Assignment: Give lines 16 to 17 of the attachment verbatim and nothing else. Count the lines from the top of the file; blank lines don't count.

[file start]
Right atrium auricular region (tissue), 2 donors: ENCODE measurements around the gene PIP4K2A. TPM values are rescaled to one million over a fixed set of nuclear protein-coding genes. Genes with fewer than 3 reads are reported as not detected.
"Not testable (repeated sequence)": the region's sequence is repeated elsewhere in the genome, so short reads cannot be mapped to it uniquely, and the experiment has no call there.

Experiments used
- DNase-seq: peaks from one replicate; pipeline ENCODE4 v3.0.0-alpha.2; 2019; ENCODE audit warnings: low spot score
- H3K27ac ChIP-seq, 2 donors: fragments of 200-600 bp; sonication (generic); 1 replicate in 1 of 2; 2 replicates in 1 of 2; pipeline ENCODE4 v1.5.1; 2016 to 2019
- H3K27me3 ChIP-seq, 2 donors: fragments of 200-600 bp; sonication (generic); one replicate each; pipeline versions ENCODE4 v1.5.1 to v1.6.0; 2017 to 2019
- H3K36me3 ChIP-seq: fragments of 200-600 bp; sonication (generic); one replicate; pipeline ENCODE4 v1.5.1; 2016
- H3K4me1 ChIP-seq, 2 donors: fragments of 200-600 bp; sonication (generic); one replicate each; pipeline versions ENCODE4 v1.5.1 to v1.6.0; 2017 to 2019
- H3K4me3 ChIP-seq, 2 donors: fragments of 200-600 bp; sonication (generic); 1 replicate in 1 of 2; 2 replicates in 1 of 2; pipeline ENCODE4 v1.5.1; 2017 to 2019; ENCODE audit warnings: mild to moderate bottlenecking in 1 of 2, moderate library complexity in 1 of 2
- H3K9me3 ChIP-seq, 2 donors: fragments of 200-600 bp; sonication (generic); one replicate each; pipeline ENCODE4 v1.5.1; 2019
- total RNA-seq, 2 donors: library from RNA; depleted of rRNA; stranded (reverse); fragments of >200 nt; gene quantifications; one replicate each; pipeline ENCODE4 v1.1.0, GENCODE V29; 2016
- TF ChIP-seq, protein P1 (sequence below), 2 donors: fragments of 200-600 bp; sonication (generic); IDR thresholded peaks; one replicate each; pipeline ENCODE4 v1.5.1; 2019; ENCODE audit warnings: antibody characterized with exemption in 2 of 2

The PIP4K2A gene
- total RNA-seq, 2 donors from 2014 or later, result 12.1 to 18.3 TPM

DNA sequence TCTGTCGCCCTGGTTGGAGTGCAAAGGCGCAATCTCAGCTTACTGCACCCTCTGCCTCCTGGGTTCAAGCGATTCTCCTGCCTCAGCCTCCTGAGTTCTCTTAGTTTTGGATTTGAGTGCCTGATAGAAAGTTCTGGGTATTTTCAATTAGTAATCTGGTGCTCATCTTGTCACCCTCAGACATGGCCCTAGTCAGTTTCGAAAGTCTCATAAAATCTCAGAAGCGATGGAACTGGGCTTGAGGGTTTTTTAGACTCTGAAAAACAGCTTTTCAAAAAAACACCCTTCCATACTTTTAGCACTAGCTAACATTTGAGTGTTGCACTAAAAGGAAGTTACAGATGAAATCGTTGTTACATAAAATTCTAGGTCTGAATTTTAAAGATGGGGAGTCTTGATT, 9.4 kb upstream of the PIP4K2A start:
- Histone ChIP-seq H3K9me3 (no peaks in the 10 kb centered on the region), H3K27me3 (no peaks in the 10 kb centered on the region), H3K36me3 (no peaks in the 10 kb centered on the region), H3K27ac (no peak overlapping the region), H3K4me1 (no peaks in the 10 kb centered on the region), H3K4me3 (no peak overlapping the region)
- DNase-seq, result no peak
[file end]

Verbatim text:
- Histone ChIP-seq H3K9me3 (no peaks in the 10 kb centered on the region), H3K27me3 (no peaks in the 10 kb centered on the region), H3K36me3 (no peaks in the 10 kb centered on the region), H3K27ac (no peak overlapping the region), H3K4me1 (no peaks in the 10 kb centered on the region), H3K4me3 (no peak overlapping the region)
- DNase-seq, result no peak